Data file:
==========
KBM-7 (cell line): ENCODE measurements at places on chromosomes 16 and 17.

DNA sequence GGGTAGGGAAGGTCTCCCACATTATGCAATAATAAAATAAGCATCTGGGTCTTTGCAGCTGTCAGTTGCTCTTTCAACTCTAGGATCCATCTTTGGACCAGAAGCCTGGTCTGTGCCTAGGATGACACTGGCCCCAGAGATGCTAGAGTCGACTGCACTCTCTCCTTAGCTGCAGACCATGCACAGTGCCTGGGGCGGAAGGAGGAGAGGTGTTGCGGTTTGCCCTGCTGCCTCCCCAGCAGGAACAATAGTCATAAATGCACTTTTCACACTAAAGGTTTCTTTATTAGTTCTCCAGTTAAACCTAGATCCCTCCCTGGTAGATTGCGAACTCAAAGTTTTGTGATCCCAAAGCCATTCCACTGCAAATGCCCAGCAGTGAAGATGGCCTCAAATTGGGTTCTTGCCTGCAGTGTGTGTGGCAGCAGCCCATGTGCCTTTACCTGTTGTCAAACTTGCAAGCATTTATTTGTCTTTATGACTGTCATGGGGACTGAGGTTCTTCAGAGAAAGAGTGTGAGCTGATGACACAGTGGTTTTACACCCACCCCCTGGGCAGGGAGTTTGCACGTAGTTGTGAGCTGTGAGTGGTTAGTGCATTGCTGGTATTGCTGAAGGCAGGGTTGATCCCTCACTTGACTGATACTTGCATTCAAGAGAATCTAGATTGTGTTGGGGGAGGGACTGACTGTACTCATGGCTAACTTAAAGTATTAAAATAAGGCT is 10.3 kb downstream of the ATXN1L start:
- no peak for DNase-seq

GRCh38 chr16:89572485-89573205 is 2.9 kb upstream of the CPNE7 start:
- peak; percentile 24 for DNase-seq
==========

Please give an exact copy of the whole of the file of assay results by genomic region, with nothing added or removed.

KBM-7 (cell line): ENCODE measurements at places on chromosomes 16 and 17.

DNA sequence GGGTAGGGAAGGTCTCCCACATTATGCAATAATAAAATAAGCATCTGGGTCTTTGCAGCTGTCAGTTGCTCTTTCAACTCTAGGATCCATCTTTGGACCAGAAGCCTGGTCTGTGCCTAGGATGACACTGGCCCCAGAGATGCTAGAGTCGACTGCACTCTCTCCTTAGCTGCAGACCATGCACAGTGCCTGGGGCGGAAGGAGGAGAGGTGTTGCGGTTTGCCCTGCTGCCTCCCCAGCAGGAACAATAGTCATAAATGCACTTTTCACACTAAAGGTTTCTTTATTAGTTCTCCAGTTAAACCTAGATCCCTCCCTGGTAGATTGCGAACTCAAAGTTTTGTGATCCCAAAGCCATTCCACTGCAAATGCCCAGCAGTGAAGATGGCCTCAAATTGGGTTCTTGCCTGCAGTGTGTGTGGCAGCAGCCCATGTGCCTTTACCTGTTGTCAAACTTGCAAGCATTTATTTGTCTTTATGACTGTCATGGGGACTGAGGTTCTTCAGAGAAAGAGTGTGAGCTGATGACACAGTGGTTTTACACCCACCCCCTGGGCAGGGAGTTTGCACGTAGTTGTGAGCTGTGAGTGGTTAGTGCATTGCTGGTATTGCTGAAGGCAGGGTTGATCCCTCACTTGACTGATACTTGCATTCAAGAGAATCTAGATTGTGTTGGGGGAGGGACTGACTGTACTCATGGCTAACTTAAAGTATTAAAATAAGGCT is 10.3 kb downstream of the ATXN1L start:
- no peak for DNase-seq

GRCh38 chr16:89572485-89573205 is 2.9 kb upstream of the CPNE7 start:
- peak; percentile 24 for DNase-seq